MEETINGS & Why Those ‘Hallway Meetings’ (After the Big Meeting) Are Annoying Your Co-Workers

Commentary by Dr. Whitesel: I wish I had read this when I was leading faculty meetings. One of the things that frustrated me was how after the meeting was over faculty members would go into the hallway (or even remain in the room) and rehash many of the decisions that were made by consensus. After reading this article I realized I wasn’t encouraging dissenting views during the meeting and instead was pushing them into post meeting venues.

Why Those ‘Hallway Meetings’ (After the Big Meeting) Are Annoying Your Co-Workers┬áby James Sudakow, Inc. Magazine, 7/12/17.

…After-the-fact informal meetings can and do often create a leadership and decision making culture where it is fully acceptable to self-sabotage decisions on which you already had alignment. This frequently creates the need to have another meeting to decide on something you already thought you had decided on.

The result is that passive aggressive approaches to conflict not only become allowed but actually become instrumental driving forces for how disagreement on hard decisions are managed. In other words, they make it OK for the real disagreement to not be voiced in the big decision making meeting but after the fact in the hallways, which undermines or starts to undo what you thought was already done…

What causes it?

To potentially oversimplify the complexity of our human behavior (which I’ve been known to do from time to time), it stems from the inability to have the hard conversation, disagree constructively, and create a leadership environment where dissenting points of view are both acceptable and encouraged…

How do you fix it?

Here are two things I have done personally as well as seen other leaders do that start to nip this bad tendency in the bud:

1. No decisions made until one dissenting point of view is raised…

Doing this forces people to raise issues that they may fear will be unpopular or viewed negatively, which curbs the need to say it later and undermine confidence in the decision the team made.

2. Set leadership team ground rules that there are no meetings after the meeting. Then get the team members to sign it like a contract.

Some call them operating norms. Others call them rules of engagement. Some just call them ground rules. Many leadership teams don’t come together to figure out what they are, but those that do have a way of self-regulating behaviors…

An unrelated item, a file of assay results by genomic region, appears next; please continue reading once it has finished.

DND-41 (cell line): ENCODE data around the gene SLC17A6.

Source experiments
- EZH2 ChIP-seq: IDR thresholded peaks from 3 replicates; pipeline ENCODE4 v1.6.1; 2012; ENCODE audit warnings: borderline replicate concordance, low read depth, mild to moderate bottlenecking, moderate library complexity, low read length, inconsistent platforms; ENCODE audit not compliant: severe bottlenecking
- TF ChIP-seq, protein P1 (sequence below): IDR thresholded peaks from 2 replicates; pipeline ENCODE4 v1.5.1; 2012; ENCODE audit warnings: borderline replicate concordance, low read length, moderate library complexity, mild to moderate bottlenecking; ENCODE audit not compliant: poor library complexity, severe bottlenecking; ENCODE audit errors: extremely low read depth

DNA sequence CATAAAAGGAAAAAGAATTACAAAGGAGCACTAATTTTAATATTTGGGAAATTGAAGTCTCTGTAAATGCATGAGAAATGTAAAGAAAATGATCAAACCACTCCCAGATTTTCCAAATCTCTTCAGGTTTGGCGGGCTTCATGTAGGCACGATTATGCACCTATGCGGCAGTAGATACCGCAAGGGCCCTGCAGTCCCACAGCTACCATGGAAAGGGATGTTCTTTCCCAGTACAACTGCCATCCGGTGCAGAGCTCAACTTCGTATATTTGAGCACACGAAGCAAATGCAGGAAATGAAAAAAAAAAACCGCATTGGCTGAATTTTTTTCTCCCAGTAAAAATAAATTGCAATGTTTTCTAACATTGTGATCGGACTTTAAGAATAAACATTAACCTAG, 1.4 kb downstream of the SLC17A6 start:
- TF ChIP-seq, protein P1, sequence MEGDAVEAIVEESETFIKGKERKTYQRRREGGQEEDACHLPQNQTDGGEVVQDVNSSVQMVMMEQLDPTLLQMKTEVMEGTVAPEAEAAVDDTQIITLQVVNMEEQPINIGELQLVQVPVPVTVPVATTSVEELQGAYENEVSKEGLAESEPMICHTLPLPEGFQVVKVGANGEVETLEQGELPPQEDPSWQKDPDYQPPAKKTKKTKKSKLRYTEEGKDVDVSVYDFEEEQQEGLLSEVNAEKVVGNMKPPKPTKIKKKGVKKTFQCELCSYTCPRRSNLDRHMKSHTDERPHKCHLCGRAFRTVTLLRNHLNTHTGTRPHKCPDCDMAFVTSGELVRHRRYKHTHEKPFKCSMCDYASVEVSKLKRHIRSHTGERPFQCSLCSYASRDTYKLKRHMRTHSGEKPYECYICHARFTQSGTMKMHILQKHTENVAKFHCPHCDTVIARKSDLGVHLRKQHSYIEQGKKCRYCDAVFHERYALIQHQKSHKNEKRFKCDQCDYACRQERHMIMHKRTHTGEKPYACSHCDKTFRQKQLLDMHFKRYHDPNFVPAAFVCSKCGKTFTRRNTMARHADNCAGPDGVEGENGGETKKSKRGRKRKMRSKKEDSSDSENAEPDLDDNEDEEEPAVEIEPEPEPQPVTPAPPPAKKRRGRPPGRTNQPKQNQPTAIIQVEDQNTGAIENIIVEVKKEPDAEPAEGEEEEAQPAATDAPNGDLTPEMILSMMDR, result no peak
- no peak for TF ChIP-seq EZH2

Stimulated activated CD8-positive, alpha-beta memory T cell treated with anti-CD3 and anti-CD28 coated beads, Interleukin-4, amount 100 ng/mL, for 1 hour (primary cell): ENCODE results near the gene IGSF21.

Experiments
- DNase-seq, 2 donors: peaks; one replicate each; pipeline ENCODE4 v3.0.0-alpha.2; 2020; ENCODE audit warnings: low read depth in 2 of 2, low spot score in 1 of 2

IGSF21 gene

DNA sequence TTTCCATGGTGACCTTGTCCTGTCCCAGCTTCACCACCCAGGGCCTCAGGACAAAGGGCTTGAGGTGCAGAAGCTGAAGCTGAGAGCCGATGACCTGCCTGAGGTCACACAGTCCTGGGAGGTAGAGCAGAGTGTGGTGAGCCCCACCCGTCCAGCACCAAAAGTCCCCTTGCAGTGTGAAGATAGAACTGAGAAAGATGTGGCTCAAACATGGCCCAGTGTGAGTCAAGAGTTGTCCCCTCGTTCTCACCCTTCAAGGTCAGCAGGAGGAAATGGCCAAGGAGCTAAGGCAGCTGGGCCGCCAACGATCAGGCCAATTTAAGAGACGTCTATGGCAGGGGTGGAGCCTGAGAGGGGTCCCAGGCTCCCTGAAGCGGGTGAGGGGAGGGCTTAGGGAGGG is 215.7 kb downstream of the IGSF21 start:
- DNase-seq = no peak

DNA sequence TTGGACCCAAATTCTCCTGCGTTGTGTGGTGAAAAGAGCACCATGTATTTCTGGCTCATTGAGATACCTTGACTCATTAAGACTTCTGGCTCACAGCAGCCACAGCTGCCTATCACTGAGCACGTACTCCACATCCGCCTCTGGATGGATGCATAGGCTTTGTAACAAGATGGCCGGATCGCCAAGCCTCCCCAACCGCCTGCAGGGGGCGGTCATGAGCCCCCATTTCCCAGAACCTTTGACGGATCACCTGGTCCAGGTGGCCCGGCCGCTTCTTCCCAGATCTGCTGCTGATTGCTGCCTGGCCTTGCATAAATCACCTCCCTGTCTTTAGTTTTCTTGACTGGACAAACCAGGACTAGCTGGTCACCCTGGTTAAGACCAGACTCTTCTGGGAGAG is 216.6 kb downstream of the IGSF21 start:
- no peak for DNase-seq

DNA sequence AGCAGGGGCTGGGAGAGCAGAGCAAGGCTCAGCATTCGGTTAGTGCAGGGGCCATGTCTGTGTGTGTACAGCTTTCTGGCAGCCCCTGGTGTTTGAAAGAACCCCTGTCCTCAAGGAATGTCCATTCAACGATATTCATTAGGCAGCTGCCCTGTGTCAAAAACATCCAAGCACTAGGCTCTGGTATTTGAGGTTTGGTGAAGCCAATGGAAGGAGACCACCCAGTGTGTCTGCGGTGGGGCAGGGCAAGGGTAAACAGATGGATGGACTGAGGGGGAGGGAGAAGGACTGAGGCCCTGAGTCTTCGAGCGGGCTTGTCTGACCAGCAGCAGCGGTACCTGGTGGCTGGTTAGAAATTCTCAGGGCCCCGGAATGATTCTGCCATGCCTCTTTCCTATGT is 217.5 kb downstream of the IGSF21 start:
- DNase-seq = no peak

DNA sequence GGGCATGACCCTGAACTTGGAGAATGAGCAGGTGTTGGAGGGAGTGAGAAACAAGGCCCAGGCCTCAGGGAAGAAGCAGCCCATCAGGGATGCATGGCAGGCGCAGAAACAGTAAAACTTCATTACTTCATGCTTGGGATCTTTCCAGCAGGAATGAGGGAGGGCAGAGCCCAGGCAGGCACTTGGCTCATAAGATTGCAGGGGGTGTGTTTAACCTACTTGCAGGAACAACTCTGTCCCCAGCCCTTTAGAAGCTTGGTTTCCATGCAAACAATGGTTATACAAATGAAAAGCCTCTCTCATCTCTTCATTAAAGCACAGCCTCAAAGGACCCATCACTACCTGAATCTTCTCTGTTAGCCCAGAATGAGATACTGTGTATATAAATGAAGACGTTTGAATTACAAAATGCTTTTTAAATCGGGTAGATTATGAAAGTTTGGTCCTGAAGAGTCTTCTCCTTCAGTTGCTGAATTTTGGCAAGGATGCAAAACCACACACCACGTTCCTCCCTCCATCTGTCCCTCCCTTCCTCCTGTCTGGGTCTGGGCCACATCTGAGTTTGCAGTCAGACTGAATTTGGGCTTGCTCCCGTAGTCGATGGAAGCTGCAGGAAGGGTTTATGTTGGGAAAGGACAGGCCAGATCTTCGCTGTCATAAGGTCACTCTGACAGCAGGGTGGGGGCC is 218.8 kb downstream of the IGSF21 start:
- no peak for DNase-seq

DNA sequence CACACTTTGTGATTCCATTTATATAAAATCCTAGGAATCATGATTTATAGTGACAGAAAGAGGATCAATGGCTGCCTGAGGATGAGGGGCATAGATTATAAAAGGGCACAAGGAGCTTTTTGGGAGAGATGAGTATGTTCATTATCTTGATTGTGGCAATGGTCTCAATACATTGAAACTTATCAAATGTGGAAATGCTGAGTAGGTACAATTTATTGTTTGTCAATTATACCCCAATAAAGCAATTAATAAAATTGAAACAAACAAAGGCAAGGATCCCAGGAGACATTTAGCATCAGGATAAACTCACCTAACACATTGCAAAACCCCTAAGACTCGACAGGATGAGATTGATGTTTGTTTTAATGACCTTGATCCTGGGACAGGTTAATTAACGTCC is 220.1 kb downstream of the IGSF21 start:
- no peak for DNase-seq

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CHANGE & How You Can Lead Change Better By Doing One Thing (That Most of Us Fear Doing)

by James Sudakow, Inc. Magazine, 1/24/17.

In many ways, though, the single biggest strategy I found that worked isn’t really a secret at all. And it isn’t that hard to do except that most of us don’t do it simply out of fear:

Find the people who are dead set against the change you are trying to lead, and go get them involved in it.

It sounds counter-intuitive. Why would you actually seek out the people who want you to fail or who are actively, or frequently passive aggressively, lobbying against you? Why would you put them on the core team who is leading the change? Isn’t that kind of like sabotaging yourself?

Maybe not.

In every change effort I lead, I actively find the loudest conscientious objectors to genuinely get them involved because they do two critical things that will make the change actually stick:

1. They will tell you all of the reasons (that you don’t want to hear) about why people don’t want to, or can’t, make the change a reality.

That information is really important. Not only does it help you understand why people may resist so you can think about how to handle it, but it also forces you to confront potentially legitimate flaws in the change you are trying to make or blind spots in your thinking. Whether you like it or not, you will be forced to hear perspectives counter to your own about the change.

2. If you find a way to work with them towards a solution they support, they will become your biggest advocates in selling the change.

There’s an old expression that says that “nobody is more zealous than a convert.” If you can truly find a way to collaborate with the objectors and find a solution they can support, they will sell the change enthusiastically. A lot of the objectors are quite influential across the company.

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